Thomas Cook compensated a holidaymaker last year after he became ill with food poisoning while staying at the same Egypt hotel where a British couple recently died.
Nick Hawkins, 51, says he was paid £2,000 after a doctor diagnosed Salmonella following a seven-night holiday at the Steigenberger Aqua Magic hotel in the Red Sea resort of Hurghada in June 2017.
The hotel hit the headlines recently after John and Susan Cooper, who were both in their 60s and from Burnley, Lancashire, died on August 21 this year while staying there.
Their deaths prompted Thomas Cook to move 300 guests out of the hotel 24 hours later as a precaution.
Mr Hawkins, a warehouse manager from Witham, Essex, said he became ill early during his holiday to the same hotel last year.
He said: “It ruined my holiday. Luckily we were only staying for seven nights or I think I would have ended up in hospital in Egypt.
He added: “When I got back my doctor diagnosed Salmonella. It must have come from the hotel because we had an all-in package deal and the only food I’d eaten was in the hotel.”
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Mr Hawkins said the holiday cost around £2,500 and Thomas Cook agreed to pay him £2,000 compensation after negotiations.
“I don’t know if anyone else was ill while I was there and I don’t know if any investigation was carried out,” he said, adding that while the hotel seemed “pretty clean” he would not stay there again.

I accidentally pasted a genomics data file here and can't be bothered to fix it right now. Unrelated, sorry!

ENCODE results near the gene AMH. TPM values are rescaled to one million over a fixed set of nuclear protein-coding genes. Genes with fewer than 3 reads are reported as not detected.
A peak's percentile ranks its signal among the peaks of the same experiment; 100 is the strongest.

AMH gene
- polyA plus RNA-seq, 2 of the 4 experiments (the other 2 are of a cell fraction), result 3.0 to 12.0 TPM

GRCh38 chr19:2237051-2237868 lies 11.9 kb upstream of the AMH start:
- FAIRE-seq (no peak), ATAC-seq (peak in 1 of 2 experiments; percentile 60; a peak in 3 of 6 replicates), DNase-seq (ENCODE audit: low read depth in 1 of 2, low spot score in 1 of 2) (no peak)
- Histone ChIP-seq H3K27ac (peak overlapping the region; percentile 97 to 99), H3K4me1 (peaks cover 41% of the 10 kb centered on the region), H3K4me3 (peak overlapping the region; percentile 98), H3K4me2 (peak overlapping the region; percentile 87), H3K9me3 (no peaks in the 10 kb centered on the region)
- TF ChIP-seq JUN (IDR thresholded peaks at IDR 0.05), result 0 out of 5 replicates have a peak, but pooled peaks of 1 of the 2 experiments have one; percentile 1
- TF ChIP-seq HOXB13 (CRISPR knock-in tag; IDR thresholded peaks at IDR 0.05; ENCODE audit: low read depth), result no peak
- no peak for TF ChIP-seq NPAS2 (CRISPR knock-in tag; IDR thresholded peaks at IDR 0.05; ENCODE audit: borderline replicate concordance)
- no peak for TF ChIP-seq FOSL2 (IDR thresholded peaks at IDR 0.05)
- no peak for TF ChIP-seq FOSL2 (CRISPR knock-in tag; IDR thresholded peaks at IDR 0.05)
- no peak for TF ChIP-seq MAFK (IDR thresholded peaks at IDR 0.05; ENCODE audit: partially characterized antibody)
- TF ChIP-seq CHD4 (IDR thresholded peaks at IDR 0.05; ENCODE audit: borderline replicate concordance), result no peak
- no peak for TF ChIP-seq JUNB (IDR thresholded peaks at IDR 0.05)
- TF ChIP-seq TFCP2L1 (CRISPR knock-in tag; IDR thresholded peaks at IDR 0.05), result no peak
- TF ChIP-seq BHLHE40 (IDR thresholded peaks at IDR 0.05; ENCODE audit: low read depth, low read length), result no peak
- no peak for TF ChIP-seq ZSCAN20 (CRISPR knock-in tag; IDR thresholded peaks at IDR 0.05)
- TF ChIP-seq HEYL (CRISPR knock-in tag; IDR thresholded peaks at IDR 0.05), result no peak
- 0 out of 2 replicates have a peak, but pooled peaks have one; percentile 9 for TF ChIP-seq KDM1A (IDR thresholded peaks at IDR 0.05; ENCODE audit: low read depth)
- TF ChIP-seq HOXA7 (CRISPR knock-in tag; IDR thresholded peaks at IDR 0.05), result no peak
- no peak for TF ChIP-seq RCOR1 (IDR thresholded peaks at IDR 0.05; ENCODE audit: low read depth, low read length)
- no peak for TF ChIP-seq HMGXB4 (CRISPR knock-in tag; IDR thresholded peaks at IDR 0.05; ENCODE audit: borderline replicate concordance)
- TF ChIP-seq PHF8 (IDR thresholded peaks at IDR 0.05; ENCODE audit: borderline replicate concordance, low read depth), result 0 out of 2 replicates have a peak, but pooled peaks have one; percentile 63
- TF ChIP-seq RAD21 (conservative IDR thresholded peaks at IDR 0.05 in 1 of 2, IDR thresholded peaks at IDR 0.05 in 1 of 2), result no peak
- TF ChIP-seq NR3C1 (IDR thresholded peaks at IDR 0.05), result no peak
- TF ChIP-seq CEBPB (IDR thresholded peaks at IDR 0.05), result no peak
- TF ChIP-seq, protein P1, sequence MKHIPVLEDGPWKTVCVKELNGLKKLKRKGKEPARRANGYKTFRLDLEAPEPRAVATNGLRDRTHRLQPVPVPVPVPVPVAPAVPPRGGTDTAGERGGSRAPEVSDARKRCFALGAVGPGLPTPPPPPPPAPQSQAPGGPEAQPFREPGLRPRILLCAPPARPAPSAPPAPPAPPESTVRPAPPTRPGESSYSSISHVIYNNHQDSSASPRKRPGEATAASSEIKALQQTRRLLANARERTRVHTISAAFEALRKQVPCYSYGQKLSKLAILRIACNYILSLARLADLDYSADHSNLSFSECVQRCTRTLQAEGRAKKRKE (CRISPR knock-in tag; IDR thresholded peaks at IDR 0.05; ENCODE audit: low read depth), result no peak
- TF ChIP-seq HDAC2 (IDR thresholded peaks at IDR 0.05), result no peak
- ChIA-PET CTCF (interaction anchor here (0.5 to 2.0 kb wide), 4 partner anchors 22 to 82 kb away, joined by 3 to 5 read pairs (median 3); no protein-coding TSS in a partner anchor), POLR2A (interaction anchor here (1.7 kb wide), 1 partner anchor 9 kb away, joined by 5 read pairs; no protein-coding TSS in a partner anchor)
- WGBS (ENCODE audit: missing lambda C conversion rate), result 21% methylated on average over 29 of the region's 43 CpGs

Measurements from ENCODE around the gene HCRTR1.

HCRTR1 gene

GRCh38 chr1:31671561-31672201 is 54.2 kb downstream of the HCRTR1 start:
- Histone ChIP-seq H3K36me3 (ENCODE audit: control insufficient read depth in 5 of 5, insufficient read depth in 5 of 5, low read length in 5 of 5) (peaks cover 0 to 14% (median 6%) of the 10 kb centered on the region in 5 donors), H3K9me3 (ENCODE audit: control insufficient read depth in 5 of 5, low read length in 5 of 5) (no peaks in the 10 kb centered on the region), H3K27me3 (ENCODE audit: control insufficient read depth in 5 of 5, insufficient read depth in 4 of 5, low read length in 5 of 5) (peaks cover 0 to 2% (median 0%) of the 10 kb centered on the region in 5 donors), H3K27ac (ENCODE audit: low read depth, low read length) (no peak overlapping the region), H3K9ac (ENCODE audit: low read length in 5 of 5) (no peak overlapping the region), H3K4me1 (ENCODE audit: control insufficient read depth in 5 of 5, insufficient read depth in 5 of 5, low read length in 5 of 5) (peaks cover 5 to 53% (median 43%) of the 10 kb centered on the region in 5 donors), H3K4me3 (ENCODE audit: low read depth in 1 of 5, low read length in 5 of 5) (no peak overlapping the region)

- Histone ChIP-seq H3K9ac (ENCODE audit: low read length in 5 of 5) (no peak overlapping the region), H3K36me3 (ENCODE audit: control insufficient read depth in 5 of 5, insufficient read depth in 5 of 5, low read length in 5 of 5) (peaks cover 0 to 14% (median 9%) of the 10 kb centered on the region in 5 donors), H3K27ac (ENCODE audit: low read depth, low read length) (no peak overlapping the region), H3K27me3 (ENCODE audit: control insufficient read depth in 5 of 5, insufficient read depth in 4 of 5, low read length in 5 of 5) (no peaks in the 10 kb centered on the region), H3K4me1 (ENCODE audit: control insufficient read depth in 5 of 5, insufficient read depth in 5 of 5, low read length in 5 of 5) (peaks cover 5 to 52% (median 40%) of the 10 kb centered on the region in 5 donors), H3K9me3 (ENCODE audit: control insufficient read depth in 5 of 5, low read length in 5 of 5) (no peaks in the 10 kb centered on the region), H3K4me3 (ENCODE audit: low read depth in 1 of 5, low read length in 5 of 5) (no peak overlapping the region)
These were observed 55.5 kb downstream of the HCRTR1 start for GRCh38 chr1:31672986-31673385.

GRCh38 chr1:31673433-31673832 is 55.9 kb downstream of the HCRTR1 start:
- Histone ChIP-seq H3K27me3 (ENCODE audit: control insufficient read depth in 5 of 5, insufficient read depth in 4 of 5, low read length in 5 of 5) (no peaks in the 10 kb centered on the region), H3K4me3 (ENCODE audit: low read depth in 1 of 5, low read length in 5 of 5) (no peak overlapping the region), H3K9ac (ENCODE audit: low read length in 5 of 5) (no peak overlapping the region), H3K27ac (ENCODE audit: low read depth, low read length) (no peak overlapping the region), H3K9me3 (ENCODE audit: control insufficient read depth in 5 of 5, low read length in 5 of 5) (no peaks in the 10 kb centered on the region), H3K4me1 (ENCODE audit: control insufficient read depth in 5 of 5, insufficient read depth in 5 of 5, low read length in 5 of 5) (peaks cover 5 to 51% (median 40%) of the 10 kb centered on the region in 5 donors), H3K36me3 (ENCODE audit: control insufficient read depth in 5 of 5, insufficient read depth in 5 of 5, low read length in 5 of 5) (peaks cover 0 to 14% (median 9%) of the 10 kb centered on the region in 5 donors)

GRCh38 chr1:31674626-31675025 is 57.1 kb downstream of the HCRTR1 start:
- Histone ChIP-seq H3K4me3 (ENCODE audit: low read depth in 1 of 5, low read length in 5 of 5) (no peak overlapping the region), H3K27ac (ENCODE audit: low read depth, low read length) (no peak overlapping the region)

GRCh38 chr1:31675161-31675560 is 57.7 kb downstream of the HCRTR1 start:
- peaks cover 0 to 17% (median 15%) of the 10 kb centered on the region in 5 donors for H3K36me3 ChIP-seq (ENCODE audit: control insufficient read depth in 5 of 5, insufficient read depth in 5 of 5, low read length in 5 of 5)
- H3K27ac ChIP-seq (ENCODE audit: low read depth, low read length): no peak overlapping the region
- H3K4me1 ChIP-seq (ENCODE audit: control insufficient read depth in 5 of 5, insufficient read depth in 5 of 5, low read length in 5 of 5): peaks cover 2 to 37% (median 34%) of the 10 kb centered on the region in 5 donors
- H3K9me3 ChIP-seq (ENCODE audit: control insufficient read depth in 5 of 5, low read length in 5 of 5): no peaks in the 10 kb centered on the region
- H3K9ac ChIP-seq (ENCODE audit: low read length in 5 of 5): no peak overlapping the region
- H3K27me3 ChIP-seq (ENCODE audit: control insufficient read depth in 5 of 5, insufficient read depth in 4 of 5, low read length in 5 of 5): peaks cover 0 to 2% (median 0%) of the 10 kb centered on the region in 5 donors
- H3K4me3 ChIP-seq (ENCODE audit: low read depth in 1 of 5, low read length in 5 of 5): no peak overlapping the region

A Thomas Cook spokeswoman said Mr Hawkins had been compensated after returning home.
She said: “The safety and wellbeing of our customers is always our first priority and we would never send customers to a hotel which we do not believe to be safe.”
She said it was standard procedure for hotel checks to be carried out if a holidaymaker had become ill and was compensated.
Results on checks at the Steigenberger Aqua Magic hotel following the Coopers’ deaths are expected soon, Thomas Cook has said.
Staff are expected to received ‘audit’ results from the Hurghada hotel within the next few days.
The spokeswoman said Thomas Cook audits its 3,000 “core hotels” every year.
She said the Steigenberger Aqua Magic had been audited in July, and again after Mr and Mrs Cooper died.
The spokeswoman said the firm had removed 47 hotels from its core hotel list for health and safety reasons and another 150 which did not meet “our strict quality criteria”.